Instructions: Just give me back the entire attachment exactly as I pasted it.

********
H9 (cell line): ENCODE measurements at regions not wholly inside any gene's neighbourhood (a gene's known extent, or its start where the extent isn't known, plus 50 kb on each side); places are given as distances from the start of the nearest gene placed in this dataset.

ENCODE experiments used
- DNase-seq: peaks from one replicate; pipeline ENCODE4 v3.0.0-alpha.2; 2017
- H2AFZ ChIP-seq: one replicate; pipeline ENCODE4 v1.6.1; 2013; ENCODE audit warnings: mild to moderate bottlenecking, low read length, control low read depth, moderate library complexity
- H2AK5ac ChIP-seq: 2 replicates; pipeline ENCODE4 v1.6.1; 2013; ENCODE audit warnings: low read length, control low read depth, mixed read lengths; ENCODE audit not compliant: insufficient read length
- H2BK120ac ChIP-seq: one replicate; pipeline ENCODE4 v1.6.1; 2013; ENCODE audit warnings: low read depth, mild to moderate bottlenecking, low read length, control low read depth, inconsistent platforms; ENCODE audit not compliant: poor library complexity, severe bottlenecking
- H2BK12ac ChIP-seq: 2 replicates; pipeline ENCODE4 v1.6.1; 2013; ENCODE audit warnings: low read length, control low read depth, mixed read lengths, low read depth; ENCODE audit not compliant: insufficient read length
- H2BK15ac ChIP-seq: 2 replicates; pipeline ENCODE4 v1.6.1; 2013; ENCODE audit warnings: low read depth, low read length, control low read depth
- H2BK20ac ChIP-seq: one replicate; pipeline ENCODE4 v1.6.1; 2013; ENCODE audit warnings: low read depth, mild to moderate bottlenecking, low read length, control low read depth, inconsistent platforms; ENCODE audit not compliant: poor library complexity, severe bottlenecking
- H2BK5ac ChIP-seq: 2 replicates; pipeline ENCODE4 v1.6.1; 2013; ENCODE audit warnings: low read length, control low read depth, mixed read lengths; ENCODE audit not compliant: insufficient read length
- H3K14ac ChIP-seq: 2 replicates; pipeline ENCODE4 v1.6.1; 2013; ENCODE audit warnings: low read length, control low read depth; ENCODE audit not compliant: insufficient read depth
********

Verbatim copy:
H9 (cell line): ENCODE measurements at regions not wholly inside any gene's neighbourhood (a gene's known extent, or its start where the extent isn't known, plus 50 kb on each side); places are given as distances from the start of the nearest gene placed in this dataset.

ENCODE experiments used
- DNase-seq: peaks from one replicate; pipeline ENCODE4 v3.0.0-alpha.2; 2017
- H2AFZ ChIP-seq: one replicate; pipeline ENCODE4 v1.6.1; 2013; ENCODE audit warnings: mild to moderate bottlenecking, low read length, control low read depth, moderate library complexity
- H2AK5ac ChIP-seq: 2 replicates; pipeline ENCODE4 v1.6.1; 2013; ENCODE audit warnings: low read length, control low read depth, mixed read lengths; ENCODE audit not compliant: insufficient read length
- H2BK120ac ChIP-seq: one replicate; pipeline ENCODE4 v1.6.1; 2013; ENCODE audit warnings: low read depth, mild to moderate bottlenecking, low read length, control low read depth, inconsistent platforms; ENCODE audit not compliant: poor library complexity, severe bottlenecking
- H2BK12ac ChIP-seq: 2 replicates; pipeline ENCODE4 v1.6.1; 2013; ENCODE audit warnings: low read length, control low read depth, mixed read lengths, low read depth; ENCODE audit not compliant: insufficient read length
- H2BK15ac ChIP-seq: 2 replicates; pipeline ENCODE4 v1.6.1; 2013; ENCODE audit warnings: low read depth, low read length, control low read depth
- H2BK20ac ChIP-seq: one replicate; pipeline ENCODE4 v1.6.1; 2013; ENCODE audit warnings: low read depth, mild to moderate bottlenecking, low read length, control low read depth, inconsistent platforms; ENCODE audit not compliant: poor library complexity, severe bottlenecking
- H2BK5ac ChIP-seq: 2 replicates; pipeline ENCODE4 v1.6.1; 2013; ENCODE audit warnings: low read length, control low read depth, mixed read lengths; ENCODE audit not compliant: insufficient read length
- H3K14ac ChIP-seq: 2 replicates; pipeline ENCODE4 v1.6.1; 2013; ENCODE audit warnings: low read length, control low read depth; ENCODE audit not compliant: insufficient read depth